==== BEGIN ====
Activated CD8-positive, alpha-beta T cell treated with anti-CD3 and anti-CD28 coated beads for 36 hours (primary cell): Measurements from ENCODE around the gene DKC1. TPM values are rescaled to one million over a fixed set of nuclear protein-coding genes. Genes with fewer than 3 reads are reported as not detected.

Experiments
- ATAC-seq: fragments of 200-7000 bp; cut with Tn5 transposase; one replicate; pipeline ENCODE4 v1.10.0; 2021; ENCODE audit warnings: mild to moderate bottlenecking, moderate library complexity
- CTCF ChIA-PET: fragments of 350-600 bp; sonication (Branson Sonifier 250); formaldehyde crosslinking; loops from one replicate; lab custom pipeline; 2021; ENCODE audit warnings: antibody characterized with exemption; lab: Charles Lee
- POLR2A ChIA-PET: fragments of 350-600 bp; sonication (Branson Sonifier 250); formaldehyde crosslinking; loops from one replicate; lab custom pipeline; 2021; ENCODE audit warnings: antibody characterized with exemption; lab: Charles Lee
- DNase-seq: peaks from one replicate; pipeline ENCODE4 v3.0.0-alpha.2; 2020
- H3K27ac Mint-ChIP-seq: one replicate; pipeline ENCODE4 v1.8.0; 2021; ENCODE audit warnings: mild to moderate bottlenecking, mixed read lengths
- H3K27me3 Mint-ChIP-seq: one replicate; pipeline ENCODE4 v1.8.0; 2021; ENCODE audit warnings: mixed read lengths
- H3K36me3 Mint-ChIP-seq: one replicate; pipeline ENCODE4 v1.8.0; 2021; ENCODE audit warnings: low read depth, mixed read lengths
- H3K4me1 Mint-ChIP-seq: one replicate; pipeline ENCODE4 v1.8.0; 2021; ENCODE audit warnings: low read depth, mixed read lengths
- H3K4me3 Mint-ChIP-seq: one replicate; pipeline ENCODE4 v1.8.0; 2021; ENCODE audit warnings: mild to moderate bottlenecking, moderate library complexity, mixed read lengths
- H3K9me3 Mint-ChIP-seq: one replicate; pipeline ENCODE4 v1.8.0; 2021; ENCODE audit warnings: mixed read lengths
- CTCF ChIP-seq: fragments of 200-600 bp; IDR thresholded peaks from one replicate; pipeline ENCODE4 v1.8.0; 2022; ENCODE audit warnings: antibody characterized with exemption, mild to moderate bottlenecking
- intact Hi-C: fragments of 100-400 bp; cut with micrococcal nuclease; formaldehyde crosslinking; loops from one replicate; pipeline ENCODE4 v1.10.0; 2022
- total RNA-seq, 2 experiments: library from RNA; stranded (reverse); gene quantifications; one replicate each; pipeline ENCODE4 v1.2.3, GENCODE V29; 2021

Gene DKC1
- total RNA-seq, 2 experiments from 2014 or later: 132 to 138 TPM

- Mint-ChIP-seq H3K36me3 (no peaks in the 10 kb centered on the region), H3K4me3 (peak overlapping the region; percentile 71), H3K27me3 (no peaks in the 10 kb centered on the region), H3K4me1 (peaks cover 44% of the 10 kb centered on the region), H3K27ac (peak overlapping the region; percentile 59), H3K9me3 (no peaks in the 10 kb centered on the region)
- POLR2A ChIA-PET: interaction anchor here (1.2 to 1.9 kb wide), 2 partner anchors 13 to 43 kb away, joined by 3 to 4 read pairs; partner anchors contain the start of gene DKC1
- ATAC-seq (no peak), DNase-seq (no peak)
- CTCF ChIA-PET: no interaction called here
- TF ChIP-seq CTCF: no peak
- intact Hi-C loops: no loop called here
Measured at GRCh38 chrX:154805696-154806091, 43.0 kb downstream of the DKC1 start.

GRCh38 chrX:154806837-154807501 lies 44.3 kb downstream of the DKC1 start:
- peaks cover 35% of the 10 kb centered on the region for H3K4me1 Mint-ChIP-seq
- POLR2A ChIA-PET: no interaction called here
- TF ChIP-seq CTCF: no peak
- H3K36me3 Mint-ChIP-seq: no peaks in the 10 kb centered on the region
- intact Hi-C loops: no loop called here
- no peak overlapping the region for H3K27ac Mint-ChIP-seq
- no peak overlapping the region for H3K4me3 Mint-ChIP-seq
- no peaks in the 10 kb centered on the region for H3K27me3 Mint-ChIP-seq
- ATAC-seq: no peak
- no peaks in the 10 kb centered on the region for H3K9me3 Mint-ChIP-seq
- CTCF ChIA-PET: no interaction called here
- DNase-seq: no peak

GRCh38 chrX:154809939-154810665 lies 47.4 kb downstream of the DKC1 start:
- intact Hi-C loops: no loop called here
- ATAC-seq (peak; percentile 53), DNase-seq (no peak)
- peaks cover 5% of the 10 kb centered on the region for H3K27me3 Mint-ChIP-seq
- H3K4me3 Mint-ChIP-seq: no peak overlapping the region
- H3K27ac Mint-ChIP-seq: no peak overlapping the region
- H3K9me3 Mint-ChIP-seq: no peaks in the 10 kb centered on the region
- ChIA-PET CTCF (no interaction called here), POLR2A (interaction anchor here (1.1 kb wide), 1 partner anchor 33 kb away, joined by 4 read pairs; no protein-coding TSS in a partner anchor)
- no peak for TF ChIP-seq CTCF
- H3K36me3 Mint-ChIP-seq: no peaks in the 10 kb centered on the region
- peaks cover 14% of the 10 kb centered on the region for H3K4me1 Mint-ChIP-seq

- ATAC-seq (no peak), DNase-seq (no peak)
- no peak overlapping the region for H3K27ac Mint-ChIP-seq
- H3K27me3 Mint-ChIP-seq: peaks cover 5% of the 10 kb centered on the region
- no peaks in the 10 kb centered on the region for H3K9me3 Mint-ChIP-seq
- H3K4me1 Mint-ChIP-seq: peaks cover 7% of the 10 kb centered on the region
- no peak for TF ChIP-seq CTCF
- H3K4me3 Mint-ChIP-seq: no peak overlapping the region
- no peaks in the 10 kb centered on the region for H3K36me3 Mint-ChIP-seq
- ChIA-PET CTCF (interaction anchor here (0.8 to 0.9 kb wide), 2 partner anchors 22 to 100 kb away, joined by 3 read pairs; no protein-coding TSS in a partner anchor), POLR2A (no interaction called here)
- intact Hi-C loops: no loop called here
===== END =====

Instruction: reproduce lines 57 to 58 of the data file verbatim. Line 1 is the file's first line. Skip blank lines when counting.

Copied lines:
- ChIA-PET CTCF (interaction anchor here (0.8 to 0.9 kb wide), 2 partner anchors 22 to 100 kb away, joined by 3 read pairs; no protein-coding TSS in a partner anchor), POLR2A (no interaction called here)
- intact Hi-C loops: no loop called here